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Arts & Science Program

Dr. P.K. Rangachari

P K Rangachari
Faculty of Health Sciences, Michael DeGroote Centre for Learning and Discovery – 3300H
905-525-9140 ext. 21559
Office Hours:
Mondays 9:30-10:20am

Dr. P.K. Rangachari is Professor (Emeritus) of Medicine, who returned to Arts & Science in 2019-20 to teach ARTSSCI 4CT3 / Medical Humanities Inquiry.

I was lucky that I grew up in India, a statement that may raise serious concerns about my sanity but is nevertheless true. I did not suffer summer camps, obligatory sports clubs, or orchestrated social activities. Only a delightful sense of freedom. I doubt if I would have survived a North American childhood without serious counselling. I was a true JD. At the age of 10, I found myself wandering parks rather than attending classes, since we had no truant officers cross-checking our whereabouts. My parents were quite distraught, but fortunately that delinquent phase passed, and I quickly morphed into a bookish nerd just as I reached high school (see Adv. Physiology Educ. 35:323-9, 2011).

I drifted into a medical school, though I had little or no social skills, had no desperate desire to help people, save the world or do good to man or beast. A series of muddles derailed my attempts to get into a chemistry programme at Delhi University, so I joined a pre-med course. Fortunately, I entered the All-India Institute of Medical Sciences, New Delhi (1966), which was then the very best medical school in the country. I had marvellous teachers who showed me the excitement and fascination of scientific research. Following my internship, I went to the U of Alberta to complete my PhD in pharmacology, and from there to the Cardiovascular Research Institute (CVRI) in San Francisco. The Nixon-Kissinger-Watergate years were exciting times to live in the US, particularly in California, and the research atmosphere was exhilarating. But a J-1 visa was a limiting factor and my Wanderjahre continued—Hopitaux Necker and Bichat, Paris, Delhi University, Beth Israel Hospital, Harvard Medical School—till I finally settled at McMaster University in 1983, my sanctuary for more than half my professional life.

My scientific research has dealt largely with ion transport across both symmetrical and polarised cells. The Intestinal Diseases Research program brought together physiologists, pharmacologists, immunologists and clinicians and proved an exciting place to work.  I was supported by the Canadian Heart Foundation, Canadian Cystic Fibrosis Foundation and largely by the Medical Research Council (the forerunner of CIHR). Before coming to Mac, I had never heard of problem-based learning (PBL) and was both amused and sceptical of what I thought was a ludicrous approach to teaching. That changed when I saw tutorial groups in action and realized the enormous promise of letting students take charge. My professional life underwent a phase transition as I became more involved in teaching. I have taught in a variety of programmes, undergraduates (life sciences, health sciences, Arts and Science), medicine, nursing, physiotherapy, pharmacy and biomedical engineering.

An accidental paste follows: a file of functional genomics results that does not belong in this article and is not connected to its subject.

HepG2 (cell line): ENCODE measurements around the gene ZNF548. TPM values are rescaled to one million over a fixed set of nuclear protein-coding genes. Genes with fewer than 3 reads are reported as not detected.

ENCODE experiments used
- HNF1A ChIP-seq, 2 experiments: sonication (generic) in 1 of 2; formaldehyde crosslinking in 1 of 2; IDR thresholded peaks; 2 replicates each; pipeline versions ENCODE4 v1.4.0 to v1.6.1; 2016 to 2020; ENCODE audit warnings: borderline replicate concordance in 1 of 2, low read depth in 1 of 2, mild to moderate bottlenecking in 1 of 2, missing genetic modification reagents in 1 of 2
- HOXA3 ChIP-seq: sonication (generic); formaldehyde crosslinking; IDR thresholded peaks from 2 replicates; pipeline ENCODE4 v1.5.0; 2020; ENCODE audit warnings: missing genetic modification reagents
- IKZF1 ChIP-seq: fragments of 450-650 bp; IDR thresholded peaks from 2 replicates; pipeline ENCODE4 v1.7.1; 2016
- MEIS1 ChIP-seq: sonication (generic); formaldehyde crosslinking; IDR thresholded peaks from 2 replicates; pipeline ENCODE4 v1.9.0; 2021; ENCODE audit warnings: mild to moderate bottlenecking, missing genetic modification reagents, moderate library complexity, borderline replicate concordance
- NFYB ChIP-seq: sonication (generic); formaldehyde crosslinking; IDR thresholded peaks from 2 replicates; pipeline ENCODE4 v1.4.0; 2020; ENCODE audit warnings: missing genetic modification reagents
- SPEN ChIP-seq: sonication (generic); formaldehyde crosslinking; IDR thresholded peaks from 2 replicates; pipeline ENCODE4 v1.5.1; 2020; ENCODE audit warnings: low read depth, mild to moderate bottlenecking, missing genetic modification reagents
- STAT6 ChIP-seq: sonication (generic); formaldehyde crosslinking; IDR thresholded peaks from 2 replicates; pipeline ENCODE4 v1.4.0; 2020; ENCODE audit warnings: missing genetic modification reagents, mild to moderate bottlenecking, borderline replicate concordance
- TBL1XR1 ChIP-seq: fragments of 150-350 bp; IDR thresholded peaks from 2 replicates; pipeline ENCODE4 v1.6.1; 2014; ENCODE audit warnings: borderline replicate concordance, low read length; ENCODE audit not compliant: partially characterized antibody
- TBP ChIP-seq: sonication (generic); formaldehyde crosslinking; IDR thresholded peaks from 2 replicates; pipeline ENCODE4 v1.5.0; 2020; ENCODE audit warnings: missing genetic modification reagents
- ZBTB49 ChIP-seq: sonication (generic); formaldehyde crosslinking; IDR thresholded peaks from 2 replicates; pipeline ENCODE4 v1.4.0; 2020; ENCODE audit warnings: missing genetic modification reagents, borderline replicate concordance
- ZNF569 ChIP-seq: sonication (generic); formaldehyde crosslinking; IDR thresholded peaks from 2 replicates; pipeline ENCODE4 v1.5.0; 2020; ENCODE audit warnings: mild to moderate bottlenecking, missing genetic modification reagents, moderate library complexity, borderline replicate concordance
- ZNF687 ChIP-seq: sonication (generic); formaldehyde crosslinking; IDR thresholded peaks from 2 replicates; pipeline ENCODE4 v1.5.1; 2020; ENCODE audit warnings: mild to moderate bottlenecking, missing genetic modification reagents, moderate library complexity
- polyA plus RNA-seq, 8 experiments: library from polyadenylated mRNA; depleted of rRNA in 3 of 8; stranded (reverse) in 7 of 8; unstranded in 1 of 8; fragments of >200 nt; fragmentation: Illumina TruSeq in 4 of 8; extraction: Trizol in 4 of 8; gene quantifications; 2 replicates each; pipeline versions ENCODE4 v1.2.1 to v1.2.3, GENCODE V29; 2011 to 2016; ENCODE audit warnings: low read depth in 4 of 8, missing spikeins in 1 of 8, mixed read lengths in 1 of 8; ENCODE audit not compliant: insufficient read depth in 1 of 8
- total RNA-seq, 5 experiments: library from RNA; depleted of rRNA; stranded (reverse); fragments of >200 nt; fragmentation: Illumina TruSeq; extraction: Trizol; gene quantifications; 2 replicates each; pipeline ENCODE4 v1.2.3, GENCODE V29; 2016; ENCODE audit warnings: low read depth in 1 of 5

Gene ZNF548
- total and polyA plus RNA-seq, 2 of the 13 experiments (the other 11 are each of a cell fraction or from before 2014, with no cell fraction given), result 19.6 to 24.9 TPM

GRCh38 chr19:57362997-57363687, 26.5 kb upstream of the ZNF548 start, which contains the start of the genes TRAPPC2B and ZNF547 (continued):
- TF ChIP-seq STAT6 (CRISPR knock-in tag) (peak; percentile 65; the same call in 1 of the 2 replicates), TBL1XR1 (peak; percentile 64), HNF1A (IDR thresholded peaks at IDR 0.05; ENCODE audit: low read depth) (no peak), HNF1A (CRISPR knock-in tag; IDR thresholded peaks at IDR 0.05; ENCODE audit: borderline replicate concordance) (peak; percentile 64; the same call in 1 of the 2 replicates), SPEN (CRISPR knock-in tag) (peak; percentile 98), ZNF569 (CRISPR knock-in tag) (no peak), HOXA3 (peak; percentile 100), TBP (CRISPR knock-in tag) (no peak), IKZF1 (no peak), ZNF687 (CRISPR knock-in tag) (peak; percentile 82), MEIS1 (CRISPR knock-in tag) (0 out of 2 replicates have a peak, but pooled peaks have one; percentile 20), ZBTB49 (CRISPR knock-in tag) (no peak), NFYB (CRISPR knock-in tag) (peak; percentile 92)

Though I am by profession, a basic bio-medical scientist, I have sought to bridge the two cultures (the sciences and the humanities) by actively designing courses that attempt to span this gulf or encouraging students to express their learning through more creative outlets (conversations, stories, plays, poems). My courses have linked toxicology with creative writing, taste receptors with anthropology and my students have used archival material to deconstruct the antecedents of medical technology. I want my students to be like pluripotent stem cells (“educatoblasts”), capable of flourishing in multiple settings.

My peer-reviewed publications span both basic sciences and education. I have organized teaching symposia for diverse professional societies (ASPET, APS and IUPHAR) and participated in workshops on problem-based learning in countries in six of the seven continents. I have co-authored several books, including Problem-Based Learning in Medicine (David, Patel, Burdett, Rangachari) and Students Matter: The Rewards of University Teaching (SIU School of Medicine), edited with Kevin Dorsey, which has been translated into Japanese and Chinese. I have received a number of teaching awards: 3M Fellowship, OCUFA award, McMaster University President’s Award, Claude Bernard Lectureship from the American Physiological Society, IUPHAR-Teaching Award, and several MSU awards.

Much as Larkin felt about churches, I feel that the University is “a serious place on serious earth,” in “whose blent air, all our compulsions meet, are recognized and robed as destinies.” We, as teachers, should help our students revel in the richness of the past and prepare them for exciting but uncertain futures.